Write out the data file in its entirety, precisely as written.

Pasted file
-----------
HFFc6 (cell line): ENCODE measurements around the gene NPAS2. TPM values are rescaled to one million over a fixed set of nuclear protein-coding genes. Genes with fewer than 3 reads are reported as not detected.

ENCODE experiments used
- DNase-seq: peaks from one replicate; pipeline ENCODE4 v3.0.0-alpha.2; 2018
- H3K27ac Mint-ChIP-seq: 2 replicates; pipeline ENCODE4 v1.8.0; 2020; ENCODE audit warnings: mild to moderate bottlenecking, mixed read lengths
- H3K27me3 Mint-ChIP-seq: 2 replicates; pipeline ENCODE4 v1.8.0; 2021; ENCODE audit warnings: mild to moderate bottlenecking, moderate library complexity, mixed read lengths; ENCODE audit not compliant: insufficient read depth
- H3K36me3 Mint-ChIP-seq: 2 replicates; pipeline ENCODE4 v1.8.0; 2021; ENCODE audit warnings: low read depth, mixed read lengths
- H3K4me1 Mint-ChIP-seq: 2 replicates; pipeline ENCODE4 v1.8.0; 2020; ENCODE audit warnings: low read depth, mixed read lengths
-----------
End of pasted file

HFFc6 (cell line): ENCODE measurements around the gene NPAS2. TPM values are rescaled to one million over a fixed set of nuclear protein-coding genes. Genes with fewer than 3 reads are reported as not detected.

ENCODE experiments used
- DNase-seq: peaks from one replicate; pipeline ENCODE4 v3.0.0-alpha.2; 2018
- H3K27ac Mint-ChIP-seq: 2 replicates; pipeline ENCODE4 v1.8.0; 2020; ENCODE audit warnings: mild to moderate bottlenecking, mixed read lengths
- H3K27me3 Mint-ChIP-seq: 2 replicates; pipeline ENCODE4 v1.8.0; 2021; ENCODE audit warnings: mild to moderate bottlenecking, moderate library complexity, mixed read lengths; ENCODE audit not compliant: insufficient read depth
- H3K36me3 Mint-ChIP-seq: 2 replicates; pipeline ENCODE4 v1.8.0; 2021; ENCODE audit warnings: low read depth, mixed read lengths
- H3K4me1 Mint-ChIP-seq: 2 replicates; pipeline ENCODE4 v1.8.0; 2020; ENCODE audit warnings: low read depth, mixed read lengths